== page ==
My first reaction on her question was - I don't have one favourite book. If I feel like reading a book after the first page, it makes it special by definition, and if I find it 'unputdownable', as some literary critics love to say lately, it automatically promotes it to the status of favourite. That was my first thought, but then I started to scratch under the surface of my mind, into my soul.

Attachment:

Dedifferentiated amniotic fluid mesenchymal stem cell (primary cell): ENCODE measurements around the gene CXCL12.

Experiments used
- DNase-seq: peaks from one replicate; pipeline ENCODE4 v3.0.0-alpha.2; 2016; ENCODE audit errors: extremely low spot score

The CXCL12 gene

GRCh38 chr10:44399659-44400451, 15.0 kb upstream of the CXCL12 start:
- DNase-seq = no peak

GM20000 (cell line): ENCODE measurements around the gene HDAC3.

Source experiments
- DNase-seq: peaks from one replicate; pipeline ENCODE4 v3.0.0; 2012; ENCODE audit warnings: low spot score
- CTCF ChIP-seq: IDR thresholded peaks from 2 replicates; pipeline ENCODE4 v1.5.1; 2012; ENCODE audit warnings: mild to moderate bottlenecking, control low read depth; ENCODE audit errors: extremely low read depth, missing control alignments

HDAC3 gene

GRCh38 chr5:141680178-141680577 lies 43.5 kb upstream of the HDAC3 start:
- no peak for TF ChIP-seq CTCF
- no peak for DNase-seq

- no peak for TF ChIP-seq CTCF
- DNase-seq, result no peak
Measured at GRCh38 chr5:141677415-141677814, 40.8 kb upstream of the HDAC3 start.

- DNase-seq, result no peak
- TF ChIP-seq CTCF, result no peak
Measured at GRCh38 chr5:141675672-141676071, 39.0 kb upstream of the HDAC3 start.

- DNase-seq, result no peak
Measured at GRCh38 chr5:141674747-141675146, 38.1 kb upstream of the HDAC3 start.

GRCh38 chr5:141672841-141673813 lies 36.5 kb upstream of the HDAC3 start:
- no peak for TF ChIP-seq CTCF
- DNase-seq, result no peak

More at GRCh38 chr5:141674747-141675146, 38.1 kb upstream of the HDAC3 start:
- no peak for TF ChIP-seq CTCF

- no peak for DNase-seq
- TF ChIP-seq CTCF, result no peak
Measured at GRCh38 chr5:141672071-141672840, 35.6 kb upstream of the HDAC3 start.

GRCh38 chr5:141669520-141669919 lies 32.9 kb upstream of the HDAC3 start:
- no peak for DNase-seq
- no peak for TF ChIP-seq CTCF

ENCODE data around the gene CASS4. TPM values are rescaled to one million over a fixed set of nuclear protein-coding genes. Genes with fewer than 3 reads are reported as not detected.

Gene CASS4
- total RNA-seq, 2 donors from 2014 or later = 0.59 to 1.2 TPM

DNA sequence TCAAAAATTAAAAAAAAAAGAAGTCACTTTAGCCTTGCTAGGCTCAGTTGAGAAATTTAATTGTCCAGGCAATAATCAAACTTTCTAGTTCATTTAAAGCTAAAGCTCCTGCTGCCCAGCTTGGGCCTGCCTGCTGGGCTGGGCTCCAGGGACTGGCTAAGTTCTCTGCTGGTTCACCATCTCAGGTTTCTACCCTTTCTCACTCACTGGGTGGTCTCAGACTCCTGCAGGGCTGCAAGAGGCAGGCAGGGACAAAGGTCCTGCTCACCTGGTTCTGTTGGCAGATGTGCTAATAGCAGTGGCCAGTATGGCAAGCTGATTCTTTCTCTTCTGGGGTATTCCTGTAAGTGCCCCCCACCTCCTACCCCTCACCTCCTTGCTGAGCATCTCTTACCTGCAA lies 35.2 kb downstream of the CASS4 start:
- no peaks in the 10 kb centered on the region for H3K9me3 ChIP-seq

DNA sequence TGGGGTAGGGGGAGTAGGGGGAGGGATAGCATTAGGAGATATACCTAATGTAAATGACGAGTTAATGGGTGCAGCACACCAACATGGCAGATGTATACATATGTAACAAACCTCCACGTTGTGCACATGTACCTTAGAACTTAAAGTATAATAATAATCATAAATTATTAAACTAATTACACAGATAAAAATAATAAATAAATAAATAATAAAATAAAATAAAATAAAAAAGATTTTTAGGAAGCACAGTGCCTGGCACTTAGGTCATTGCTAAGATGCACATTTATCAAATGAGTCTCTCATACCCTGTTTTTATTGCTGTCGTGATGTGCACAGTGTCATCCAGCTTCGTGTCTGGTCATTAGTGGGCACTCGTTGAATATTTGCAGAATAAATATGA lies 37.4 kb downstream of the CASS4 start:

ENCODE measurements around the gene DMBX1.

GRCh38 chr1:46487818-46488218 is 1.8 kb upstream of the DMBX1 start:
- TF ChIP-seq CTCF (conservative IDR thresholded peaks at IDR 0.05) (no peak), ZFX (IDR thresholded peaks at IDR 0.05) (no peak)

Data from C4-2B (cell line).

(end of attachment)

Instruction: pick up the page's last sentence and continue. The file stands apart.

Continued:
I asked myself, which is the only book so important to me from the beginning of my literary adventure that it defined something fundamental in me? Which one was the first true adventure via written text? And it came to me. 'Alice in Wonderland' by Lewis Carroll. It was one of my first books that weren't part of school book list thus I was free to choose to read it or not. Freedom of choice usually notably adds to the pleasure of reading. During my childhood in a totalitarian communist country with stiff censorship a book like that was almost a miracle. Now that I've come to think of it, I can't stop wondering how on earth did they approve of it, allowed it to be translated and published. Maybe they were hoping it would show the "true, ugly face of the rotting capitalism", as they loved to say back then. To me it was the door to the limitless fantasy world which has never closed since. As time goes by, I start to see more and more sense in seemingly absurd and purely entertaining parts of the story. Sometimes I can't help feeling like Alice who has to quench her thirst with a dry biscuit or run as fast as she can just to stay put. Not to mention that "the jam is always tomorrow" and never today. I'm in love with the Wonderland, I am a citizen of that mad, surprising, amazing world where you can think of six impossible things before breakfast and no one will roll their eyes on you, as a matter of fact, they will expect you to. Which book do you belong to?